The Lakeridge water polo standout will see some of the best young players in the country before leading the Pacers team this fall

Matt Berman prepares to take a shot in a recent game for the Newberg-based Chehalem club team he plays for.For the second year in a row, Lakeridge High School's Matthew Berman is heading to the Junior Olympics to square off against some of the best young water polo players in the country.

Berman plays for the Newberg-based Chehalem team, featuring a handful of players from Newberg High School's very strong team along with a handful of other talented players from around the state.

Last year, Berman's team placed ninth in its division and Chehalem hopes to improve on that finish this year.

It won't be an easy task though as the competition level at the Junior Olympics is extremely high.

“Some of the guys you see are just amazing. They're so strong and you wonder how what they're doing is even possible,” Berman said.

Berman became interested in water polo in late elementary school when a friend of his who swam with him at ClubSport in Tualatin convinced him to give the sport a try.

“I loved it immediately. It was definitely more fun than just swimming back and forth and I've always liked team sports,” Berman said.

Berman played throughout junior high but, once he started high school and joined Lakeridge's high school team, he dedicated himself to improving dramatically. He was invited to play for the Chehalem team and also was involved in the exclusive Olympic Development Program.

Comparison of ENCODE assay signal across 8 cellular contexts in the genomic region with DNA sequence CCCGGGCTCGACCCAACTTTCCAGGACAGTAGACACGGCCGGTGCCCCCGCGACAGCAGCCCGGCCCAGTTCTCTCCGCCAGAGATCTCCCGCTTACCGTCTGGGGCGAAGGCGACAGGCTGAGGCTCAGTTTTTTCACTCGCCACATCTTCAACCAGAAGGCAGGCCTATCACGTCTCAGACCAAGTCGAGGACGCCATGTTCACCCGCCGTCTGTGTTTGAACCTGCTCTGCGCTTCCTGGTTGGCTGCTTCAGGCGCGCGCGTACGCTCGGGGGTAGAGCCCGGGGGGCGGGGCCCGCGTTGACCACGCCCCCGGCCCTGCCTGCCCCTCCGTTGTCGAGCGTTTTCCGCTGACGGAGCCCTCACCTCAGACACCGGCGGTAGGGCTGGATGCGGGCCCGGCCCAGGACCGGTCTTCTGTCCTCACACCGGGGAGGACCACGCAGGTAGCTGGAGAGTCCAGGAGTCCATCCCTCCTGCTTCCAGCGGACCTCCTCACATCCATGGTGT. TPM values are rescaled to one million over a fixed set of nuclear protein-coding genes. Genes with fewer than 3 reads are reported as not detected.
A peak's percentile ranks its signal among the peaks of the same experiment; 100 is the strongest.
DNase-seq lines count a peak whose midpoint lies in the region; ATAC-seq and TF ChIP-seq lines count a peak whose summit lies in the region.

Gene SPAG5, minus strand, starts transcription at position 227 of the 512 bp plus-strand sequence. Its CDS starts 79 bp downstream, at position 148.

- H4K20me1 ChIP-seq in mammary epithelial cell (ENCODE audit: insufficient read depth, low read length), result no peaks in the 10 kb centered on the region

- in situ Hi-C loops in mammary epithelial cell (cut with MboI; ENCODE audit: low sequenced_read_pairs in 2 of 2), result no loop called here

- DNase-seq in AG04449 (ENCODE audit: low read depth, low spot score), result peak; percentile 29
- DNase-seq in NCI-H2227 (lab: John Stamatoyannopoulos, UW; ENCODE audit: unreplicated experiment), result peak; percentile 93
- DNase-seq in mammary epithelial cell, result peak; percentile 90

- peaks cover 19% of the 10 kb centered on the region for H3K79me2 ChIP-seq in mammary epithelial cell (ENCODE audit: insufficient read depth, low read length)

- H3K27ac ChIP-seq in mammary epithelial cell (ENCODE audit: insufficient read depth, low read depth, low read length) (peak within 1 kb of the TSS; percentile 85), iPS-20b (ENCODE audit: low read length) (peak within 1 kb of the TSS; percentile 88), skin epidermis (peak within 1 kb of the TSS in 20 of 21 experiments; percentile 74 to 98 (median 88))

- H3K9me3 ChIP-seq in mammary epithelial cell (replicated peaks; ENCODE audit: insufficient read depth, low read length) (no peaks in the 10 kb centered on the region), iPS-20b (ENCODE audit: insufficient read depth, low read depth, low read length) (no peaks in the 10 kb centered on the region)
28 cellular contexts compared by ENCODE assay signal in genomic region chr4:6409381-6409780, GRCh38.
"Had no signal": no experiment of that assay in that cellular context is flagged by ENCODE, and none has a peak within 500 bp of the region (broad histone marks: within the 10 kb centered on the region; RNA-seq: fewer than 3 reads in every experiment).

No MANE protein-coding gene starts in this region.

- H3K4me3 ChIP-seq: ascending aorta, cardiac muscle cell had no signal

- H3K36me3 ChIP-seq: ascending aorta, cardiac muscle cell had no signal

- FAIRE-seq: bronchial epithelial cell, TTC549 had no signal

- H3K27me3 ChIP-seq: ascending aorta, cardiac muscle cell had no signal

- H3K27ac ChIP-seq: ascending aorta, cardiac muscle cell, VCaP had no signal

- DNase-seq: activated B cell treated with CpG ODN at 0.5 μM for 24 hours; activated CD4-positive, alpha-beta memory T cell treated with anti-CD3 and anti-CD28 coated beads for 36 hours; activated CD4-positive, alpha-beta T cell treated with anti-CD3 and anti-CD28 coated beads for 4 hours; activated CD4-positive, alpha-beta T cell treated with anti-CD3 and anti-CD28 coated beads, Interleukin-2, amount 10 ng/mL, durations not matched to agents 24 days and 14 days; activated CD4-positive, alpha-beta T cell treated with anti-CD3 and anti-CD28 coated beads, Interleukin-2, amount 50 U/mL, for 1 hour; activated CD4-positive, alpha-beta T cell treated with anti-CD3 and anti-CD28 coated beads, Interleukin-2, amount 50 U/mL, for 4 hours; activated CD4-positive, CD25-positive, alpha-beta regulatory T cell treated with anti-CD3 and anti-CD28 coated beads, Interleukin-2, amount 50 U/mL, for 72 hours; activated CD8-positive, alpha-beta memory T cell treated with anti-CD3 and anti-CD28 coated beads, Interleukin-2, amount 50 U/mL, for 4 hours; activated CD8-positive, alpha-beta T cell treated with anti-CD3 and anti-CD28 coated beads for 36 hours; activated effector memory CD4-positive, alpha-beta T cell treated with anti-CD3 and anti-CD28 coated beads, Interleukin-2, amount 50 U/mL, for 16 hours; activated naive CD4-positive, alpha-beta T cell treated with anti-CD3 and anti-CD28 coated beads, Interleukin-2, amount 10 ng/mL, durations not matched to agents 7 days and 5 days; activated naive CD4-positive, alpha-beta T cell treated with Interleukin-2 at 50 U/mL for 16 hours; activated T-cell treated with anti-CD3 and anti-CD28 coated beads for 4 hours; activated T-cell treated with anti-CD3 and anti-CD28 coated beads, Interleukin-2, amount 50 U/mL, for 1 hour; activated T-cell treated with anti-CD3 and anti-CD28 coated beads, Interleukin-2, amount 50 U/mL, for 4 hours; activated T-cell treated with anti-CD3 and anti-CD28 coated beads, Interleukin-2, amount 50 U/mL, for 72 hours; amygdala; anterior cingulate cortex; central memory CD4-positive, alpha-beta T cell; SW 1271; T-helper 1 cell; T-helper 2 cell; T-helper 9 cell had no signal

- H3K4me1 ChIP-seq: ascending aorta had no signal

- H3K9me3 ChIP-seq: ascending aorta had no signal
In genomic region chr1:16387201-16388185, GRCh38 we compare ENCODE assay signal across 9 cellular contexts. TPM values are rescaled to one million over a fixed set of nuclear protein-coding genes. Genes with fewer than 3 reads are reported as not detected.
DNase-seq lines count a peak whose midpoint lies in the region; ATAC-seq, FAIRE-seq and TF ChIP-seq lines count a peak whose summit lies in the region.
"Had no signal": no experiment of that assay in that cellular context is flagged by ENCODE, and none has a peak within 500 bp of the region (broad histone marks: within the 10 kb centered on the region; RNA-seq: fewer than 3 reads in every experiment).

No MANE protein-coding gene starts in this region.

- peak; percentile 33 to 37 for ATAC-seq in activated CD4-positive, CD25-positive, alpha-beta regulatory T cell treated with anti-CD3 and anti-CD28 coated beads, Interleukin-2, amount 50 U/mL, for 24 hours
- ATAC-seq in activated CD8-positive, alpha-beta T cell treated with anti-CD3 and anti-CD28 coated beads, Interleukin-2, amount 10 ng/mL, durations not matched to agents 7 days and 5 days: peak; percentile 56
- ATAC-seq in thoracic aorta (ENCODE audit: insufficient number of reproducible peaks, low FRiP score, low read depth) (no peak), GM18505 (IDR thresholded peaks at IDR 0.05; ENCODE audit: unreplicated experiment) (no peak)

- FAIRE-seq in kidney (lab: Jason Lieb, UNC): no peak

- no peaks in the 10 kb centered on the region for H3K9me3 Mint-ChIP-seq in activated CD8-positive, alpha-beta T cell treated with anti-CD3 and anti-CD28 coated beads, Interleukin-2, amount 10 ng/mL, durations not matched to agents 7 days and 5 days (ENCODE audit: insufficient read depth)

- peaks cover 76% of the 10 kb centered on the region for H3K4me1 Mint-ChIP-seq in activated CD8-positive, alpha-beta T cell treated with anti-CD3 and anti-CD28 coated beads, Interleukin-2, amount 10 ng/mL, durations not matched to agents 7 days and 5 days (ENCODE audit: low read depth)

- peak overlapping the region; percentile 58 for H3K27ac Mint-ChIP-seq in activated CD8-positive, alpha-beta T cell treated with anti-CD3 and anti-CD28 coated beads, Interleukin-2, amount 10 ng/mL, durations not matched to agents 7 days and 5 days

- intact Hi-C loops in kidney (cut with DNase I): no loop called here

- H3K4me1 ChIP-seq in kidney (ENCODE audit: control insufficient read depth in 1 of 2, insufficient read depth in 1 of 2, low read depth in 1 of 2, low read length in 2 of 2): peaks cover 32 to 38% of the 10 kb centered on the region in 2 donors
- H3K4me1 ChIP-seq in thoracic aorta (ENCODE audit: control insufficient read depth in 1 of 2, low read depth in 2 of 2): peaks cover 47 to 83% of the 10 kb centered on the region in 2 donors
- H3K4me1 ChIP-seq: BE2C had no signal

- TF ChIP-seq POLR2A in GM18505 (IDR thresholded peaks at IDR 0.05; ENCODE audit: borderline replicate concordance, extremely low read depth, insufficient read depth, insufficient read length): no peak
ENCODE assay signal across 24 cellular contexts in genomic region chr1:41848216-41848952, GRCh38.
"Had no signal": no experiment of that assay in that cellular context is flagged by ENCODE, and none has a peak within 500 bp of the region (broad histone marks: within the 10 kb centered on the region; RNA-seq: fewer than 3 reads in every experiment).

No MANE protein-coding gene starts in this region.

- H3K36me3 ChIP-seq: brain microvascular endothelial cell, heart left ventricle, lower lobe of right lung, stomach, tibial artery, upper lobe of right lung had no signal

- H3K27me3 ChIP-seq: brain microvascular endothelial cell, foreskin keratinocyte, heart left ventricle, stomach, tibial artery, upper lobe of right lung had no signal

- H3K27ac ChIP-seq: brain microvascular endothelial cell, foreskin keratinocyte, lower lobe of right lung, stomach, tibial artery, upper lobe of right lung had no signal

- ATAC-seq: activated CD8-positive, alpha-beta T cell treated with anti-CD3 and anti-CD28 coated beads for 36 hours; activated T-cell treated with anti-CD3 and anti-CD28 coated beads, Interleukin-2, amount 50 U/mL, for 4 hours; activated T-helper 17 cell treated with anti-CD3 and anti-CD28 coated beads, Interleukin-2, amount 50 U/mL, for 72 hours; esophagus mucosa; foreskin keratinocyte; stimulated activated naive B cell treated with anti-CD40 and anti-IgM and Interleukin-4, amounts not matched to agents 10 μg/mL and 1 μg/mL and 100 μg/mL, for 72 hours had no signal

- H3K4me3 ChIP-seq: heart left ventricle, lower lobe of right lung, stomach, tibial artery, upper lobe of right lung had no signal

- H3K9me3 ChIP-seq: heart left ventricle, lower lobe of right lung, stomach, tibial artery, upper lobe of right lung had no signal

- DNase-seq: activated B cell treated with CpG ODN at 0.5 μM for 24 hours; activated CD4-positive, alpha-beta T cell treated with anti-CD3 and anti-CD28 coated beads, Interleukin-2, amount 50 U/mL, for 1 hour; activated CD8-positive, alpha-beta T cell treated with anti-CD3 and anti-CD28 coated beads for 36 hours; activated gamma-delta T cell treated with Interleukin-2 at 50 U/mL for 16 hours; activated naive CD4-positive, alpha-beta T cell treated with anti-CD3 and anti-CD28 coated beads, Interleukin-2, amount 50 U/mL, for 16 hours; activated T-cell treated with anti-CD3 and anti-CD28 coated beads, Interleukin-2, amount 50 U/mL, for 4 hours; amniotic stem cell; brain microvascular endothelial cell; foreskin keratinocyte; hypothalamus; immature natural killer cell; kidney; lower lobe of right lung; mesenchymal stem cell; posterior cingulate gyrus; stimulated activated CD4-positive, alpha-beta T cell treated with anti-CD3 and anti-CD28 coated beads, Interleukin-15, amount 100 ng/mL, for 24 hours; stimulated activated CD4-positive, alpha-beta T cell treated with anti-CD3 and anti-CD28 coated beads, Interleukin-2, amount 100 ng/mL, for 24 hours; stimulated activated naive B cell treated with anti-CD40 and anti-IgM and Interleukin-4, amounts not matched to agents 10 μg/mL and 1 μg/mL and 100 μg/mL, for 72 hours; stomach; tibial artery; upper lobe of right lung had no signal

As a member of Chehalem's team, Berman practices twice a day, four days a week during the summer, working on strength and conditioning in the mornings and on skills in the evenings.

Berman also works as a lifeguard at ClubSport over the summer which keeps him busy as he tries to stay in peak shape to keep up with the demands of the rigorous sport.

“As soon as people try (water polo) they realize how difficult it is. It's definitely one of the hardest sports on you physically,” Berman said.

At the Junior Olympics, not only is the competition stronger, but the rules also make the game more difficult than it is in a normal high school contest.

There is no shallow end in the pools and they are 30 meters long as opposed to 25 in a standard high school facility.

Berman has also played an important role in the recent resurgence of Lakeridge's High School program. Last year the Pacers finished sixth in state, its highest placement in school history.

Lakeridge graduated one of the best players to ever come through its water polo program in John Moon but Berman hopes to step up as the team's leader this fall.

“We should have even finished higher (at state) last year so I'm definitely hoping to step up and fill that void,” Berman said.

Berman's ultimate goal right now with his water polo career is to compete collegiately and he will look to get on the radar of more college coaches with his play with Lakeridge and with the Chehalem team.

Competition at the Junior Olympics begins on July 28 this year in San Jose, Calif. as Chehalem looks to advance in the Gold Bracket.

“I expect us to hold our own. We've got a really strong team. It just depends on how much we all want to get after it,” Berman said.

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